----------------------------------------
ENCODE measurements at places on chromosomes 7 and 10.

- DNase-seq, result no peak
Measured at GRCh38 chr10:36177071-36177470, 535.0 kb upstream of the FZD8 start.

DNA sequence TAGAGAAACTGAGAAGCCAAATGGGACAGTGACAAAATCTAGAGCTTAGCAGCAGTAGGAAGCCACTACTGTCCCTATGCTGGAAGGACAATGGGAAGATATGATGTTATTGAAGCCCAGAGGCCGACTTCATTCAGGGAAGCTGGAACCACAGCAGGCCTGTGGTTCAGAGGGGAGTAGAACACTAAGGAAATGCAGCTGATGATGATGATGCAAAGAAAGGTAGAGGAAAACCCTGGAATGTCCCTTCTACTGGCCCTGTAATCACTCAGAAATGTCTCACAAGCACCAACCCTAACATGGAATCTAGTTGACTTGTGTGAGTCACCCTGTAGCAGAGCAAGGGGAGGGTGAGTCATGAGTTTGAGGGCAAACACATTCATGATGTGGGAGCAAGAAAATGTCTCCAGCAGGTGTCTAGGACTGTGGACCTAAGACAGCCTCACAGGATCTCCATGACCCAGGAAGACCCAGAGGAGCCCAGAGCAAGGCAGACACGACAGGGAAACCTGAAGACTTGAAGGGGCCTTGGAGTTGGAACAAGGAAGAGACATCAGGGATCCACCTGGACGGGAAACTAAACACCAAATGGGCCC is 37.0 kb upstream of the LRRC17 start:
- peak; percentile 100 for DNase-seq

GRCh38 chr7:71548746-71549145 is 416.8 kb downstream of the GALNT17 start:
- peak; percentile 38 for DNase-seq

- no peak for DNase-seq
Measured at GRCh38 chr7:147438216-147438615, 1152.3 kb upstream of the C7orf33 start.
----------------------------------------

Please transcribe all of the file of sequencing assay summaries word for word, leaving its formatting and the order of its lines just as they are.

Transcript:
ENCODE measurements at places on chromosomes 7 and 10.

- DNase-seq, result no peak
Measured at GRCh38 chr10:36177071-36177470, 535.0 kb upstream of the FZD8 start.

DNA sequence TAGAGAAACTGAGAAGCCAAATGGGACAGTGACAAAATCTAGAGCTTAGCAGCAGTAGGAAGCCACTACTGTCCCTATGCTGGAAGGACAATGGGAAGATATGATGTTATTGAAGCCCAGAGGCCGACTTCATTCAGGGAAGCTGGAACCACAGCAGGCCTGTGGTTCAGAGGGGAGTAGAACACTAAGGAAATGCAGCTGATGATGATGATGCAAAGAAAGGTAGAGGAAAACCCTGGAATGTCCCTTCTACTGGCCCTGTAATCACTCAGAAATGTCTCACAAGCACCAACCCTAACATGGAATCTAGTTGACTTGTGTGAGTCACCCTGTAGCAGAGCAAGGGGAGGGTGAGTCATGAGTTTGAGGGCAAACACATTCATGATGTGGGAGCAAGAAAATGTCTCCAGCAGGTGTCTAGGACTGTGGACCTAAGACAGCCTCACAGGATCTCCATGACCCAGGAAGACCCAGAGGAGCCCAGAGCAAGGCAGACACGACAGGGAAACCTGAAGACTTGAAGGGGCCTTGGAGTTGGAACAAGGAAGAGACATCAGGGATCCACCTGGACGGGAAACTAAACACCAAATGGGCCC is 37.0 kb upstream of the LRRC17 start:
- peak; percentile 100 for DNase-seq

GRCh38 chr7:71548746-71549145 is 416.8 kb downstream of the GALNT17 start:
- peak; percentile 38 for DNase-seq

- no peak for DNase-seq
Measured at GRCh38 chr7:147438216-147438615, 1152.3 kb upstream of the C7orf33 start.